Atlanta and Georgia Tech expand research partnership for Smart City initiatives

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The City of Atlanta has expanded the research partnership that it formed in 2015 with the Georgia Institute of Technology to design, implement and study a series of smart city initiatives.

Through the expanded partnership, Georgia Tech will act as the official research partner for the North Avenue Smart Corridor Project, which is funded by the Renew Atlanta Infrastructure Bond program. Atlanta has embraced smart city technologies as tools to address various urban challenges, such as traffic congestion, and promote public safety and environmental sustainability. The North Avenue Smart Corridor Project involves multiple smart city technology components designed to: facilitate and promote safety for pedestrian and bicycle traffic; use the latest-technology adaptive traffic signals for a safer, more efficient flow of bus and vehicular traffic in real-time conditions; and prioritize fire engines and ambulances traveling along the corridor on emergency response calls.

The expanded agreement will enable Georgia Tech to store and analyze data generated by these smart city tools, offering professors and students an opportunity to conduct original research and analyze trends. The city will then use the research and analysis in short- and long-term transportation planning. North Avenue was chosen for the Smart Corridor Project because of its prominence as a major east-west artery running through the Georgia Tech campus in midtown Atlanta and connecting to the Atlanta BeltLine and Freedom Parkway, with a MARTA rail station and multiple bus stops along its length. The road’s unique features offer the partners an opportunity to study how to improve safety, as well as better manage traffic flow during normal traffic conditions and during special events.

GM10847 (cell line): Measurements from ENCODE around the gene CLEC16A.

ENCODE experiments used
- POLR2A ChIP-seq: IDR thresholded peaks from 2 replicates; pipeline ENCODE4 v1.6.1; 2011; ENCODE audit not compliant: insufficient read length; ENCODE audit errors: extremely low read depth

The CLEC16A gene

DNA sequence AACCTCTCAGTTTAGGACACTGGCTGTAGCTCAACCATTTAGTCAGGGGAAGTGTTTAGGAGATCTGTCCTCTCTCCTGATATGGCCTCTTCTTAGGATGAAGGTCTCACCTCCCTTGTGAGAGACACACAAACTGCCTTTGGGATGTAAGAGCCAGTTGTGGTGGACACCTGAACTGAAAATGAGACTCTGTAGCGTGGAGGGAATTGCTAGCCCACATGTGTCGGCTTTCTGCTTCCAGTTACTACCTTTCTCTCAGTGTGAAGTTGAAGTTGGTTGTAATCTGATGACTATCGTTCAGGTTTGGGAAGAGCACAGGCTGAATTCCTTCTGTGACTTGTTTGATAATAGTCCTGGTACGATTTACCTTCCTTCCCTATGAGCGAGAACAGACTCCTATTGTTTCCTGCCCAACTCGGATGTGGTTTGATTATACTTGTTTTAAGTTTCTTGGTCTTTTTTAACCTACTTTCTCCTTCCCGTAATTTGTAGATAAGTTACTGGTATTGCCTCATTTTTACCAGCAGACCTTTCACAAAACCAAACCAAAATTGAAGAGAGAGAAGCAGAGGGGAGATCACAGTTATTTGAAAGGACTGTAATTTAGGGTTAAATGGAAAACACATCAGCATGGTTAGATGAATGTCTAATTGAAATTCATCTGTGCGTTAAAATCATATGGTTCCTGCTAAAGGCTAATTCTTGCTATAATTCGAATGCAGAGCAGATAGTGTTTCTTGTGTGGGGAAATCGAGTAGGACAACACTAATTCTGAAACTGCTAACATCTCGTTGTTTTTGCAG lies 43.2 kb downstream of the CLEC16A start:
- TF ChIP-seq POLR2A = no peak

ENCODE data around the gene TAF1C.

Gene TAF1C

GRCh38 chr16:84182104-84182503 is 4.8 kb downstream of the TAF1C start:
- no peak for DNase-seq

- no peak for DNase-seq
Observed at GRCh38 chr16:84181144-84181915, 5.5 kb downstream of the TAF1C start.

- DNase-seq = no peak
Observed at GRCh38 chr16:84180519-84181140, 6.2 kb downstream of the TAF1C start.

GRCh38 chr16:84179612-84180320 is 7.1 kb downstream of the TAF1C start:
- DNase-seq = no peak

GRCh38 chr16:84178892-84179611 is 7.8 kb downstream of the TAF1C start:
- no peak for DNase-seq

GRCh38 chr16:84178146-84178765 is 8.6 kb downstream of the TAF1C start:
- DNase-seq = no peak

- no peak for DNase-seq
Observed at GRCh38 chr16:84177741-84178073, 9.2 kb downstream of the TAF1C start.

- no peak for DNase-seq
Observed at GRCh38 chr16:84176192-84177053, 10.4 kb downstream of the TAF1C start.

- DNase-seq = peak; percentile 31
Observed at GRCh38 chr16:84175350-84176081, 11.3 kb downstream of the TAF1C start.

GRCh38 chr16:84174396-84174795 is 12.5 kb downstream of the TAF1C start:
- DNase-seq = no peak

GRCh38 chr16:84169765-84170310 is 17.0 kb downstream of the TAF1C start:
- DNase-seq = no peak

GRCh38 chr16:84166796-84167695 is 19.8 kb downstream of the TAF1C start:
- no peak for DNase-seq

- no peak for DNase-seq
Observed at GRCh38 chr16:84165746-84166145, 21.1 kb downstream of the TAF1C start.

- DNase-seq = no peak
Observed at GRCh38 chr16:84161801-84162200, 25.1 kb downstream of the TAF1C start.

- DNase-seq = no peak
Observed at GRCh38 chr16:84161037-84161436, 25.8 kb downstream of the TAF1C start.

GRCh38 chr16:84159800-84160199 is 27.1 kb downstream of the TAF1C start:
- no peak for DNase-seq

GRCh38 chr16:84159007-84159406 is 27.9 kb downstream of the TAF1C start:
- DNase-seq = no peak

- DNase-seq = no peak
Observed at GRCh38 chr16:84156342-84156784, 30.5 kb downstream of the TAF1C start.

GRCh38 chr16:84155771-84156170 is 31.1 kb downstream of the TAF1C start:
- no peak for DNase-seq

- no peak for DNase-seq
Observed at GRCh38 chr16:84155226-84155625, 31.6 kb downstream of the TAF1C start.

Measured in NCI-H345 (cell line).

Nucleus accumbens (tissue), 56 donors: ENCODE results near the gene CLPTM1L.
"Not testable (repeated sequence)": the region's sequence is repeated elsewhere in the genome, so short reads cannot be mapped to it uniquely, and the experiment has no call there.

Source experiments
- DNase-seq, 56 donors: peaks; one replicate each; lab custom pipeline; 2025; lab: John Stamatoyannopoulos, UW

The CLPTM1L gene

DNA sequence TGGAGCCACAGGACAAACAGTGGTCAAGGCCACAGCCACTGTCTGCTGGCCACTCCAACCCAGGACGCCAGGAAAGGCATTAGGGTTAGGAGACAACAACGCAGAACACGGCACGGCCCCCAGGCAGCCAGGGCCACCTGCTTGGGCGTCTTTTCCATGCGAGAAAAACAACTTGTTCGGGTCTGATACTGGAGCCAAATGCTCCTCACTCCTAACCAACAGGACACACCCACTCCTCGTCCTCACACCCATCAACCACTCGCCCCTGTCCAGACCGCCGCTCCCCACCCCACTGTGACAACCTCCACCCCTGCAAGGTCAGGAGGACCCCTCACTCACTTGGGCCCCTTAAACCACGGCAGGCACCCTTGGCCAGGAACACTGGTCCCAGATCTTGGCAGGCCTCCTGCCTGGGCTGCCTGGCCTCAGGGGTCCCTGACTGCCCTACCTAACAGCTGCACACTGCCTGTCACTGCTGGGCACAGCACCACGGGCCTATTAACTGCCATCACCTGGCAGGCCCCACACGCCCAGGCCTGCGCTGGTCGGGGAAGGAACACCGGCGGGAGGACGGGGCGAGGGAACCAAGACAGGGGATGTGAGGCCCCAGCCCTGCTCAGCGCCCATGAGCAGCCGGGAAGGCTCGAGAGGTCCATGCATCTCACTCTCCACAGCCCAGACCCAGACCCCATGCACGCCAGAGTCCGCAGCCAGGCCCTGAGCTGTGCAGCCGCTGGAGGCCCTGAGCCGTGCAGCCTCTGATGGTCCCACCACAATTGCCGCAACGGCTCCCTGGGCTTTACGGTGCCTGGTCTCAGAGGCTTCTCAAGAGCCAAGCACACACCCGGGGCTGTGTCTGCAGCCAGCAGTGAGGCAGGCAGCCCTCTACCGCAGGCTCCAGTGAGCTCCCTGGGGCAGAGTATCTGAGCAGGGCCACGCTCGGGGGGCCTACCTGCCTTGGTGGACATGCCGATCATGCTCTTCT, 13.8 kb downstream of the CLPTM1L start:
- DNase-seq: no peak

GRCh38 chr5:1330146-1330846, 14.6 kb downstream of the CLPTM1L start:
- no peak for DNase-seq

“I am proud to announce this expanded partnership between the City of Atlanta and the Georgia Institute of Technology,” said Mayor Kasim Reed. “Over the past two years, Atlanta has emerged as a national smart city leader because of our collaboration. With this agreement, leading researchers and students at Georgia Tech will be able to study and analyze data coming from motorists, cyclists, pedestrians and transit on North Avenue. The city will then be able to use their insights to evaluate the effectiveness of strategies to manage congestion and promote safe, sustainable mobility options on this vital corridor.”

Georgia Tech’s president, G P ‘Bud’ Peterson, commented, “By collecting and analyzing data and traffic patterns in the area immediately adjacent to our campus, we can create a safer and more efficient place to live.”

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Tom has edited Traffic Technology International magazine and the Traffic Technology Today website since May 2014. During his time at the title he has interviewed some of the top transportation chiefs in charge of public agencies around the world as well as chairmen and CEOs of multinational transportation technology corporations. Tom's early career saw him working on some the UK's leading consumer magazine titles. He has a law degree from the London School of Economics (LSE).

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